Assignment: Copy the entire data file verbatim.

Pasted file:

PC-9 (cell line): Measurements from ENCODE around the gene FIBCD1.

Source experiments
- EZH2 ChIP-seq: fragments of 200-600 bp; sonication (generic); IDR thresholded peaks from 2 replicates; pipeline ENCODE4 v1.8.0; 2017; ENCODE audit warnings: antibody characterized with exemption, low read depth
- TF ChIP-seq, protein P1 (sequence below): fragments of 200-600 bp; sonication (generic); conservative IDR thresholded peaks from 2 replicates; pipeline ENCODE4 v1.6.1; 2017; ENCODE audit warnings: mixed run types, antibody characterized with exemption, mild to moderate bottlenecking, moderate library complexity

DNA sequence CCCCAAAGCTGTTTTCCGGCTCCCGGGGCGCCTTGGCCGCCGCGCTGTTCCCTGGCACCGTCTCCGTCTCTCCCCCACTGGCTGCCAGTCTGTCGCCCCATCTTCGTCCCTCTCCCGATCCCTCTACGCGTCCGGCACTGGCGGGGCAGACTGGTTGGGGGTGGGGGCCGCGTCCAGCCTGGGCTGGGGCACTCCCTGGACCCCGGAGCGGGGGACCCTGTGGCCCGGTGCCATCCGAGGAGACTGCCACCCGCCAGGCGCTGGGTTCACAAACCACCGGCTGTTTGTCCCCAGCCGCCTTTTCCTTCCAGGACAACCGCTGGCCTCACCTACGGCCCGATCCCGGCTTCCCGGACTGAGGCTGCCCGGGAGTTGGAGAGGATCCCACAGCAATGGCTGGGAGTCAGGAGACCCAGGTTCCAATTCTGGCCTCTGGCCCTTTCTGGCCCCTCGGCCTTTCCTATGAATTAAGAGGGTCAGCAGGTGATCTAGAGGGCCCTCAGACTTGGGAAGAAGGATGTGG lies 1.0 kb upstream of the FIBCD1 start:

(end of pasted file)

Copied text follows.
PC-9 (cell line): Measurements from ENCODE around the gene FIBCD1.

Source experiments
- EZH2 ChIP-seq: fragments of 200-600 bp; sonication (generic); IDR thresholded peaks from 2 replicates; pipeline ENCODE4 v1.8.0; 2017; ENCODE audit warnings: antibody characterized with exemption, low read depth
- TF ChIP-seq, protein P1 (sequence below): fragments of 200-600 bp; sonication (generic); conservative IDR thresholded peaks from 2 replicates; pipeline ENCODE4 v1.6.1; 2017; ENCODE audit warnings: mixed run types, antibody characterized with exemption, mild to moderate bottlenecking, moderate library complexity

DNA sequence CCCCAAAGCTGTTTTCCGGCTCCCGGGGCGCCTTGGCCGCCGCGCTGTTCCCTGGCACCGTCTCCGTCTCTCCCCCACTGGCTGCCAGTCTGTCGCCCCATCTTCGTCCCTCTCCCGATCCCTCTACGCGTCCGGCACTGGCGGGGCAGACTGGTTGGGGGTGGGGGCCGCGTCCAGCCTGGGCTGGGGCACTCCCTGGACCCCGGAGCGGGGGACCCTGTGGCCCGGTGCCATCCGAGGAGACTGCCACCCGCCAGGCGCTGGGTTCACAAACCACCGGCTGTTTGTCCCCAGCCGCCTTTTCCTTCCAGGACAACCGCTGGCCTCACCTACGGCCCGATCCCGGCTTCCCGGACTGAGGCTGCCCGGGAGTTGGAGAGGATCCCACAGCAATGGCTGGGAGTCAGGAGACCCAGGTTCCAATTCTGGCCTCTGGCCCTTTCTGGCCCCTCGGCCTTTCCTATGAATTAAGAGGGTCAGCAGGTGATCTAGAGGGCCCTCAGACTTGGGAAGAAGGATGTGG lies 1.0 kb upstream of the FIBCD1 start: